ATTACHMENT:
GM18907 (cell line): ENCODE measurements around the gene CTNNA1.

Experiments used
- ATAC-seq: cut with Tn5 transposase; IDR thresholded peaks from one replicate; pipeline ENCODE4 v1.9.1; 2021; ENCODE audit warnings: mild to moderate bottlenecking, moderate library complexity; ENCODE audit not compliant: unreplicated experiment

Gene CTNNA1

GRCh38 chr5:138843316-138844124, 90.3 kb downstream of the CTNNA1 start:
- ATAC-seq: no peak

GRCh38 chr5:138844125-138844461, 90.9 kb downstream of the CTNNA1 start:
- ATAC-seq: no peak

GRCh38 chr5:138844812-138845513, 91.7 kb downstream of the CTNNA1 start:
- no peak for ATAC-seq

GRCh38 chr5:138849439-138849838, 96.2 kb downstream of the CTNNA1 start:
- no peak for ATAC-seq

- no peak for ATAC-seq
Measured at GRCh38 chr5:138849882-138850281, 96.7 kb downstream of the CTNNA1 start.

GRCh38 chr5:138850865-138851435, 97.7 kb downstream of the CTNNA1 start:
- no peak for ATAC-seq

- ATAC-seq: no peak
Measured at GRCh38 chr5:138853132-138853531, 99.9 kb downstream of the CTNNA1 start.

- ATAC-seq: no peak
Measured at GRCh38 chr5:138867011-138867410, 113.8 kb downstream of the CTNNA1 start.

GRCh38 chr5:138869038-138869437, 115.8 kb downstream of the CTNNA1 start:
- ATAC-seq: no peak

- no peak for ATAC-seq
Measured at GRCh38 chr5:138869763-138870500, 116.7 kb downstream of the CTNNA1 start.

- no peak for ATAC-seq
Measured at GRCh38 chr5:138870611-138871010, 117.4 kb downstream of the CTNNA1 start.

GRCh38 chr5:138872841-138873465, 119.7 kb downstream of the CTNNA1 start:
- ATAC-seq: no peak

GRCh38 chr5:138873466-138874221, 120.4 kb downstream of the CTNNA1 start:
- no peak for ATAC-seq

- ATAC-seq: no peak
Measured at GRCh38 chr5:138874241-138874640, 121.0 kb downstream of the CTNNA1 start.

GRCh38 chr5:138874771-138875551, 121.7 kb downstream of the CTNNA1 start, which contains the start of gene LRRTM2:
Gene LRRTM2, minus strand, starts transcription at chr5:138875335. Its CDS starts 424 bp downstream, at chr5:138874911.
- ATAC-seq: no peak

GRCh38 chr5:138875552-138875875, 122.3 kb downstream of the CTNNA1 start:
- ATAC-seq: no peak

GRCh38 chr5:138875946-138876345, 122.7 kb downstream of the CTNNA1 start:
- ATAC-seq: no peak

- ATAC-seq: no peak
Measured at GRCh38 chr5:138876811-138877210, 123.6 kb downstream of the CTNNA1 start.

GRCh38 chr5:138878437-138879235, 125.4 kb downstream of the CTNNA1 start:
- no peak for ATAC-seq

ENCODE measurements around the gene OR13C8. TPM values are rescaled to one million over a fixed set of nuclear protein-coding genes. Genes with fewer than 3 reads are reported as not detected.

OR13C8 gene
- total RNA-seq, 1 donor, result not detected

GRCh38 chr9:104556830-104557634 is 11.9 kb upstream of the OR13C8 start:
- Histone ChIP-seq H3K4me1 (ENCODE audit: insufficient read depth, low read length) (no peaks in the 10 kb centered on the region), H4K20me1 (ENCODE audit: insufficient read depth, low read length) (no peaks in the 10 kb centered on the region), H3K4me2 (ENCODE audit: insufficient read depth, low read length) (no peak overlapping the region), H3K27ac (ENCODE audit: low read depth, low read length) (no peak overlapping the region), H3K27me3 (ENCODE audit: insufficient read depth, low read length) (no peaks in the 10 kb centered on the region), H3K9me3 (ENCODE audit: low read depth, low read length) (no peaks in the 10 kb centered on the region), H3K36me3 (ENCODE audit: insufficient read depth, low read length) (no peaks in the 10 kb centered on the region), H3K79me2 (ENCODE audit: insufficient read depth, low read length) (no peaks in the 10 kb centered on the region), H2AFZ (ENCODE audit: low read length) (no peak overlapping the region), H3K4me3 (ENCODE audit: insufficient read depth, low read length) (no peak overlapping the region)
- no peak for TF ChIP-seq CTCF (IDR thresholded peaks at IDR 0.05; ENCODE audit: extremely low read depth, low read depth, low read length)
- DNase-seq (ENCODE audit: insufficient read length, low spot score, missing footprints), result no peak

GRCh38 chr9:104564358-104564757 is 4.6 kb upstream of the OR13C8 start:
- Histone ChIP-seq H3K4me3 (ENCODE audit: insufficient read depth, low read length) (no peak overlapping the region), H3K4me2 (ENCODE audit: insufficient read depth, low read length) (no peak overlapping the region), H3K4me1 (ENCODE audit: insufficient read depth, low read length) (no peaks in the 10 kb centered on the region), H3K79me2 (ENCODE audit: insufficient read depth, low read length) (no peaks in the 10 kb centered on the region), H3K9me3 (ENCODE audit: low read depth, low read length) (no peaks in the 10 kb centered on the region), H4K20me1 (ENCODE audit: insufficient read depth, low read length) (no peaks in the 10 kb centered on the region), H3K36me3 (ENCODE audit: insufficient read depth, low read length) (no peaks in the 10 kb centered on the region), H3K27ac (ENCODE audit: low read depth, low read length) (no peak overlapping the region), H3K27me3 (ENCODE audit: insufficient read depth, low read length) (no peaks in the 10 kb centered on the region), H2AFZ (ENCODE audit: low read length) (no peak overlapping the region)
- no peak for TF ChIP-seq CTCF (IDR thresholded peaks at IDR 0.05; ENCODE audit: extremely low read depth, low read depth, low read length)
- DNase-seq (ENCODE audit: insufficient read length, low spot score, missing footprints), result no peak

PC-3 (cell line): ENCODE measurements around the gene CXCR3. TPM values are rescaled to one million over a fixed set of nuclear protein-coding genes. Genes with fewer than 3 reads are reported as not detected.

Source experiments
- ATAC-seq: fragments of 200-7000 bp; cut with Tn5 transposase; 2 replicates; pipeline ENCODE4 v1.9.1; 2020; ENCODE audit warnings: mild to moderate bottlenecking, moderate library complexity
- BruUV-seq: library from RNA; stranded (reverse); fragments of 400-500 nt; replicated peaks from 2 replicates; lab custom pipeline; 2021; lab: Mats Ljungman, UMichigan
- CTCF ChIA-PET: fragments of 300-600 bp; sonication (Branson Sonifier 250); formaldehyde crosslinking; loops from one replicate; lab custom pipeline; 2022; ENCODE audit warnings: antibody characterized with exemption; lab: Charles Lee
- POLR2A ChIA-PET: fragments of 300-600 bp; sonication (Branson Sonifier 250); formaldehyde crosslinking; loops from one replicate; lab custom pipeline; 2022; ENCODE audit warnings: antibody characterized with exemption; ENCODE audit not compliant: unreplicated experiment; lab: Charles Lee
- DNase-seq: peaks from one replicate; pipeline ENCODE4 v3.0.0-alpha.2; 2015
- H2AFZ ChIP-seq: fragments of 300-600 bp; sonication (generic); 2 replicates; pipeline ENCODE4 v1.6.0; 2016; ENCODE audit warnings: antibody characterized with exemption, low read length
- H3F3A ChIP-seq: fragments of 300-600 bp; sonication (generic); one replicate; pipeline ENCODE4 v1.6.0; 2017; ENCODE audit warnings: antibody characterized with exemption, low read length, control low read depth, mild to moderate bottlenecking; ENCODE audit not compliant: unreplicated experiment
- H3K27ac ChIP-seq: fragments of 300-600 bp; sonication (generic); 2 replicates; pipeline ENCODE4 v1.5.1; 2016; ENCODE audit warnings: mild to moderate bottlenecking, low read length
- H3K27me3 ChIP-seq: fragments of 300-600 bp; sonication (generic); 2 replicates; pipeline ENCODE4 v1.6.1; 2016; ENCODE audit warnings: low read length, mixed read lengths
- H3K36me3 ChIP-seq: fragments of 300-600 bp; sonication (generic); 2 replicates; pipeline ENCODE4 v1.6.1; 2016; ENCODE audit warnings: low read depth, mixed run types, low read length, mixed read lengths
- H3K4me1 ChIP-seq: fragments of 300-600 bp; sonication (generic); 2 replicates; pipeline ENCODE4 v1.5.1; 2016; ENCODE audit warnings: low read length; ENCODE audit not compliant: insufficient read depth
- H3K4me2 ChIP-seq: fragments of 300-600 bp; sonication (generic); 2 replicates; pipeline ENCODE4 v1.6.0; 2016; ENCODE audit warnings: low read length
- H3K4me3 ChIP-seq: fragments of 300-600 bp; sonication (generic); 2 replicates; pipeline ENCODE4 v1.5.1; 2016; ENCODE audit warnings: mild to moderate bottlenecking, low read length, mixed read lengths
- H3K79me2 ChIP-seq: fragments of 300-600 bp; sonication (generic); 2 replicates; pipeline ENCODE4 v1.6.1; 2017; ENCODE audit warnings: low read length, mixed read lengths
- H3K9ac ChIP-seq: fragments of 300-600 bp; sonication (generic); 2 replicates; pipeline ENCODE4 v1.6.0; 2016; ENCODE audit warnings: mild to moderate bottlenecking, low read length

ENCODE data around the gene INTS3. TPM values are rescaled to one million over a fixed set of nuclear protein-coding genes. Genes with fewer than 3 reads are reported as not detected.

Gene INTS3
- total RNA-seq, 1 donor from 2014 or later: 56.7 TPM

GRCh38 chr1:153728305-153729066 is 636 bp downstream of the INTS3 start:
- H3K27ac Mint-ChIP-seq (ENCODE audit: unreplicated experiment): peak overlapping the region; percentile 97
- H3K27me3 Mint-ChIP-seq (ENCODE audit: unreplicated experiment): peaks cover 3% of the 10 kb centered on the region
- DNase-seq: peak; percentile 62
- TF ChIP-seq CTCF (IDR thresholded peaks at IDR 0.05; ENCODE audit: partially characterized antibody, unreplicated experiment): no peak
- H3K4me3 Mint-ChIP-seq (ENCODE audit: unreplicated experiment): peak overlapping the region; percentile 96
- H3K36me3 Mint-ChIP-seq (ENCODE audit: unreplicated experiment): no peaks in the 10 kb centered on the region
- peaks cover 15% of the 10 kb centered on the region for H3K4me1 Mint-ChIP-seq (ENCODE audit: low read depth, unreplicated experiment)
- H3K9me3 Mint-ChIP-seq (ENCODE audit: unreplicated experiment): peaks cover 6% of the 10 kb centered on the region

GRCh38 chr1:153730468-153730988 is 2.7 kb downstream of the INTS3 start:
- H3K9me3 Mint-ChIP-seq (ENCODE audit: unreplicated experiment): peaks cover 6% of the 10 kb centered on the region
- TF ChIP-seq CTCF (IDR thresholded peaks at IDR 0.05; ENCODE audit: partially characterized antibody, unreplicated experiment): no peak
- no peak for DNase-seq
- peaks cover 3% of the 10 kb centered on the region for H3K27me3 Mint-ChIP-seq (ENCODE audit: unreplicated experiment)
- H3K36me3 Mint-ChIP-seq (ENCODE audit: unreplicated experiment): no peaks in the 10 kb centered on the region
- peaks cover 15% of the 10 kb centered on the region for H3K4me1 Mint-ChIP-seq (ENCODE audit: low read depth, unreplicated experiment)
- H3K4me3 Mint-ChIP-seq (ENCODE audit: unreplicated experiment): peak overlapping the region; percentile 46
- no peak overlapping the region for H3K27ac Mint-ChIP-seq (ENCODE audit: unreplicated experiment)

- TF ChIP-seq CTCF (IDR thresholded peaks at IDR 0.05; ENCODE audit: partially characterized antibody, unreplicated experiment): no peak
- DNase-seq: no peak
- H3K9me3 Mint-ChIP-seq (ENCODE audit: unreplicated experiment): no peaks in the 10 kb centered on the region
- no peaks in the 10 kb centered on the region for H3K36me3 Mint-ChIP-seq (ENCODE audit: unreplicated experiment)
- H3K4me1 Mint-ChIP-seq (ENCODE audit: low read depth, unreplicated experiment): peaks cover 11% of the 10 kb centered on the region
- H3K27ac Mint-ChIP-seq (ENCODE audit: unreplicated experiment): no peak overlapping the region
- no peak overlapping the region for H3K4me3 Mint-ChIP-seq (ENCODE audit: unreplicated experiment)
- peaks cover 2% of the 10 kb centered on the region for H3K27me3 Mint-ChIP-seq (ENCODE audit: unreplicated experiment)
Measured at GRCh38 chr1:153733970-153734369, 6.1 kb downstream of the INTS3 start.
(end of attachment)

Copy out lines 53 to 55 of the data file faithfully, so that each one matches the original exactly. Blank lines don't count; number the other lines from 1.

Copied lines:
- no peak for TF ChIP-seq CTCF (IDR thresholded peaks at IDR 0.05; ENCODE audit: extremely low read depth, low read depth, low read length)
- DNase-seq (ENCODE audit: insufficient read length, low spot score, missing footprints), result no peak

PC-3 (cell line): ENCODE measurements around the gene CXCR3. TPM values are rescaled to one million over a fixed set of nuclear protein-coding genes. Genes with fewer than 3 reads are reported as not detected.